Review of “The Unwilling: A Novel” by John Hart

This very dark novel set in Charlottesville, North Carolina in 1972 is about the different relationships between a father and each of his sons, and those the sons have with one another. All of these connections are challenged by both the shattering impact of the Vietnam War on the family, and by the depravity they encounter even without the war.

Police detective Bill French and his wife Gabrielle had three sons. Robert died in Vietnam. His twin brother Jason served three tours in Vietnam and came home broken: addicted to drugs and involved with crime that led to a three-year stint in Lanesworth State Prison. Bill and his wife believe that the war in essence killed both of the twins: “Robert with a bullet to the heart, and his brother more insidiously.” Gabrielle in particular has a problem with Jason – she always preferred Robert. When he died, she said she wished it had been Jason. She is repelled by Jason now and terrified he will ruin Gibby (Gibson), who is 18 (five years younger than the twins), and whom Gabrielle considers to be her only remaining son. Bill is upset by what Jason seems to have become, but still loves his son fiercely – a love he has not been able to express, however.

Gibby admires Jason, thinking he is all that Gibby is not. Reflecting the cultural influences around him, Gibby compares himself to Jason, and he comes up short in his own mind:

“Sex. Death. Experience. These were the things that made him a man and me something less.”

As the novel opens, Jason has just been released from prison, and invites Gibby to spend a day with him and with two young women in their late twenties, Tyra and Sara. Tyra is a troubled person who drinks too much and finds Jason’s bad reputation and scars “hot.” Sara, the day’s designated partner for Gibby, is more grounded, but no saint either.

The day goes terribly wrong, and Jason is sent back to prison for murder. A rich, powerful, and psychopathic prisoner in Lanesworth known as “X” set up the crime so Jason would be brought back. We only find out why far into the story.

Gibby is convinced of Jason’s innocence, and outraged that his father doesn’t do more to prove it. He intends to find out himself what happened, but is in way over his head. His best friend Chance decides to help Gibby, and this puts Chance in danger too. Before long all three of the boys are fighting for their lives, and Bill has to make a choice about helping them and how to go about it if he does, because to save one might condemn the others.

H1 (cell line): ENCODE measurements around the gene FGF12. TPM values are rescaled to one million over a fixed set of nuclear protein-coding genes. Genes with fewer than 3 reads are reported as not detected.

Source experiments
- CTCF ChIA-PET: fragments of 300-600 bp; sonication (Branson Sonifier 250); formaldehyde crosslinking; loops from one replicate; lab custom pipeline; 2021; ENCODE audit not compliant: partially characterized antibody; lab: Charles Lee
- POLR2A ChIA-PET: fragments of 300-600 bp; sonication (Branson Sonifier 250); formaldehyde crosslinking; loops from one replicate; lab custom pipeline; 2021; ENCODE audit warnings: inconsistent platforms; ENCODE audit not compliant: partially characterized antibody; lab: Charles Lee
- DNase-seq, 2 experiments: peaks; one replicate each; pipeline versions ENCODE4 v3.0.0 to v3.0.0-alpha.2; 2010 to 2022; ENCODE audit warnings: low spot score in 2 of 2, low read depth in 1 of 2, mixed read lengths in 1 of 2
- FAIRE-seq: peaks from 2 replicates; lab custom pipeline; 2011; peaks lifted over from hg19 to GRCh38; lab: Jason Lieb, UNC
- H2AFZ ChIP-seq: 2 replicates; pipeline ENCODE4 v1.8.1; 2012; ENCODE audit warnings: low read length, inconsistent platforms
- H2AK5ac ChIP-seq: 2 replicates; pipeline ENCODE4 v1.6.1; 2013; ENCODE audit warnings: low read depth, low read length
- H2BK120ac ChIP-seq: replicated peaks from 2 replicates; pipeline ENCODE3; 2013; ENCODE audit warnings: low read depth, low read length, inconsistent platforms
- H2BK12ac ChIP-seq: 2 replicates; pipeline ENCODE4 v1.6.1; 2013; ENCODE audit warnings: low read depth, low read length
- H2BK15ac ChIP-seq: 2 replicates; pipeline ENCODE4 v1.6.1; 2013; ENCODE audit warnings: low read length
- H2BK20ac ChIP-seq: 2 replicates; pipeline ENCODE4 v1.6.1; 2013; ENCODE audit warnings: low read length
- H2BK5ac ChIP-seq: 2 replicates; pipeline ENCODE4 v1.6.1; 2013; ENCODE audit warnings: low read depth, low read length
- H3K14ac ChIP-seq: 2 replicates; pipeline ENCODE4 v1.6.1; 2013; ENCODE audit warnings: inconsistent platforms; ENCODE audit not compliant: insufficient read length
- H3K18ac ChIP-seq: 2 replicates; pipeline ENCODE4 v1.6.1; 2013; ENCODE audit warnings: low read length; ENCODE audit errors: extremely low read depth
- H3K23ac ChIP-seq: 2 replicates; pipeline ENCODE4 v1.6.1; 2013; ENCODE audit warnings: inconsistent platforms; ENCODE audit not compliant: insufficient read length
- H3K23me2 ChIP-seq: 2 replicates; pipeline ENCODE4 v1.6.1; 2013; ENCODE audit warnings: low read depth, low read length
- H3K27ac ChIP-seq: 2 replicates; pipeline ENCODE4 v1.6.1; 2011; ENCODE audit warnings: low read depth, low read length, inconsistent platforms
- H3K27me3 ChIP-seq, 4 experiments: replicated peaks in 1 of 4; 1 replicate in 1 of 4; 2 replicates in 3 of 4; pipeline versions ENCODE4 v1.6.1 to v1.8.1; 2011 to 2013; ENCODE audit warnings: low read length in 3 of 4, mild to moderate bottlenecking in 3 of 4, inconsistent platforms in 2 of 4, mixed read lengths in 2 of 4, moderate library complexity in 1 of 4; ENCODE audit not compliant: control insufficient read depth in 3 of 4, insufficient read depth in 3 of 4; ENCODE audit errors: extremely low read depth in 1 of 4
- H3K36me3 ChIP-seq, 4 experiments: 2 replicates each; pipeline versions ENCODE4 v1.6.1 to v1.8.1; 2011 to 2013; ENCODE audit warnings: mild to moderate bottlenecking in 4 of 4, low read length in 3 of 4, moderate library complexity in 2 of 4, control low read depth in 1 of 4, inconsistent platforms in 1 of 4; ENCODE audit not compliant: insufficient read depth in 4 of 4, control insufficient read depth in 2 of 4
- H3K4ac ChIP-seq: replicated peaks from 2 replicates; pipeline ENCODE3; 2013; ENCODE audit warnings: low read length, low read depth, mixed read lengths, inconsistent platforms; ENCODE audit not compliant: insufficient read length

Evaluation: Disturbing truths about Vietnam and the human psyche dominate this gritty story, but it is also very much a coming of age book highlighting the bonds of family and friendship. It seemed to me that the horrifying details of the story are not there for sensationalism; rather, they are presented as an outgrowth of sadness, injustice, and/or the tragedy of wretched circumstances.

Rating: 4/5

Published by St. Martin’s Press, 2020

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2 Responses to Review of “The Unwilling: A Novel” by John Hart

  1. Lloyd Russell says:

    I am glad to see your review. I am a big fan of John Hart. Iron House and The Last Child were both 4/4 for me. Redemption Road was good, but not as good. And I didn’t like The Hush that much. I have ordered the new one from my local bookstore and will be placing it high on the TBR pile.

    Lloyd (408) 348-4849

    On Wed, Jun 24, 2020 at 1:01 AM Rhapsody in Books Weblog wrote:

    > rhapsodyinbooks posted: “This very dark novel set in Charlottesville, > North Carolina in 1972 is about the different relationships between a > father and each of his sons, and those the sons have with one another. All > of these connections are challenged by both the shattering impac” >

  2. Mystica says:

    The Vietnam War is something I am not very knowledgeable about. I just know the negative aspects of it. So I like reading reviews like this one. I enjoyed your review.

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